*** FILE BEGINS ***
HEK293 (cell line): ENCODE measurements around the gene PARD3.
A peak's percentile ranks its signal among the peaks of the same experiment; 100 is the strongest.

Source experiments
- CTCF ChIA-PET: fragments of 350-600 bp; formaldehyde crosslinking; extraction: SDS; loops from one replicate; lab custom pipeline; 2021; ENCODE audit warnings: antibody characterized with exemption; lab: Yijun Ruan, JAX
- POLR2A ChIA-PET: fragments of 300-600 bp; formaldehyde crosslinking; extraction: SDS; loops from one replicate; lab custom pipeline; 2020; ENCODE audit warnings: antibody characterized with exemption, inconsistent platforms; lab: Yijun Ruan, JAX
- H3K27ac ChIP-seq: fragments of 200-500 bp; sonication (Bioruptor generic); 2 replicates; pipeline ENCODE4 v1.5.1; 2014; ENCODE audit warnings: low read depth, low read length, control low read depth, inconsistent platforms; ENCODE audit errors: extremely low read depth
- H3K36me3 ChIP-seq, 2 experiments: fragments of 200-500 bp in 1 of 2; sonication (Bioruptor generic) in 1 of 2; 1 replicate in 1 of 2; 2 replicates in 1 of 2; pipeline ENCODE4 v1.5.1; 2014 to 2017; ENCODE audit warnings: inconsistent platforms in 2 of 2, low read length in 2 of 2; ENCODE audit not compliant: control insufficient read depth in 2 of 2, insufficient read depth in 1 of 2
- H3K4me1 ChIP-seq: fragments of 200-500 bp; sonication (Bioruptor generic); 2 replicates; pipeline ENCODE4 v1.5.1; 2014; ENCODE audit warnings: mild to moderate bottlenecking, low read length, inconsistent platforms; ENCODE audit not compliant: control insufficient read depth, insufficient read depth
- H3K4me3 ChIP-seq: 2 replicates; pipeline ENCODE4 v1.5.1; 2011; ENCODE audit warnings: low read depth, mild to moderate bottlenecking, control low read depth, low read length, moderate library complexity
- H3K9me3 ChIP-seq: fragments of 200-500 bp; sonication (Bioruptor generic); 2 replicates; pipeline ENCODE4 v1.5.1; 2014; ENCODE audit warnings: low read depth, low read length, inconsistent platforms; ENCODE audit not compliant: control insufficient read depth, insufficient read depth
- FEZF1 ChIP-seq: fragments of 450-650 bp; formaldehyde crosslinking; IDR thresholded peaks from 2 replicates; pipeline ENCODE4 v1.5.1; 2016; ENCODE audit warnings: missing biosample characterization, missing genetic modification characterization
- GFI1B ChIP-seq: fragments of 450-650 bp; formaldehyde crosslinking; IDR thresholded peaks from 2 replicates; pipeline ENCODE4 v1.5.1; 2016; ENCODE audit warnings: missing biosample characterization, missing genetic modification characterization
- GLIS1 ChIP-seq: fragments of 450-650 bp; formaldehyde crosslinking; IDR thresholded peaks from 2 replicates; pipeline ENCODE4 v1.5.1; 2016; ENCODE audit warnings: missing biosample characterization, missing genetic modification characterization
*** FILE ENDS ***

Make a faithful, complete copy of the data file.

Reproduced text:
HEK293 (cell line): ENCODE measurements around the gene PARD3.
A peak's percentile ranks its signal among the peaks of the same experiment; 100 is the strongest.

Source experiments
- CTCF ChIA-PET: fragments of 350-600 bp; formaldehyde crosslinking; extraction: SDS; loops from one replicate; lab custom pipeline; 2021; ENCODE audit warnings: antibody characterized with exemption; lab: Yijun Ruan, JAX
- POLR2A ChIA-PET: fragments of 300-600 bp; formaldehyde crosslinking; extraction: SDS; loops from one replicate; lab custom pipeline; 2020; ENCODE audit warnings: antibody characterized with exemption, inconsistent platforms; lab: Yijun Ruan, JAX
- H3K27ac ChIP-seq: fragments of 200-500 bp; sonication (Bioruptor generic); 2 replicates; pipeline ENCODE4 v1.5.1; 2014; ENCODE audit warnings: low read depth, low read length, control low read depth, inconsistent platforms; ENCODE audit errors: extremely low read depth
- H3K36me3 ChIP-seq, 2 experiments: fragments of 200-500 bp in 1 of 2; sonication (Bioruptor generic) in 1 of 2; 1 replicate in 1 of 2; 2 replicates in 1 of 2; pipeline ENCODE4 v1.5.1; 2014 to 2017; ENCODE audit warnings: inconsistent platforms in 2 of 2, low read length in 2 of 2; ENCODE audit not compliant: control insufficient read depth in 2 of 2, insufficient read depth in 1 of 2
- H3K4me1 ChIP-seq: fragments of 200-500 bp; sonication (Bioruptor generic); 2 replicates; pipeline ENCODE4 v1.5.1; 2014; ENCODE audit warnings: mild to moderate bottlenecking, low read length, inconsistent platforms; ENCODE audit not compliant: control insufficient read depth, insufficient read depth
- H3K4me3 ChIP-seq: 2 replicates; pipeline ENCODE4 v1.5.1; 2011; ENCODE audit warnings: low read depth, mild to moderate bottlenecking, control low read depth, low read length, moderate library complexity
- H3K9me3 ChIP-seq: fragments of 200-500 bp; sonication (Bioruptor generic); 2 replicates; pipeline ENCODE4 v1.5.1; 2014; ENCODE audit warnings: low read depth, low read length, inconsistent platforms; ENCODE audit not compliant: control insufficient read depth, insufficient read depth
- FEZF1 ChIP-seq: fragments of 450-650 bp; formaldehyde crosslinking; IDR thresholded peaks from 2 replicates; pipeline ENCODE4 v1.5.1; 2016; ENCODE audit warnings: missing biosample characterization, missing genetic modification characterization
- GFI1B ChIP-seq: fragments of 450-650 bp; formaldehyde crosslinking; IDR thresholded peaks from 2 replicates; pipeline ENCODE4 v1.5.1; 2016; ENCODE audit warnings: missing biosample characterization, missing genetic modification characterization
- GLIS1 ChIP-seq: fragments of 450-650 bp; formaldehyde crosslinking; IDR thresholded peaks from 2 replicates; pipeline ENCODE4 v1.5.1; 2016; ENCODE audit warnings: missing biosample characterization, missing genetic modification characterization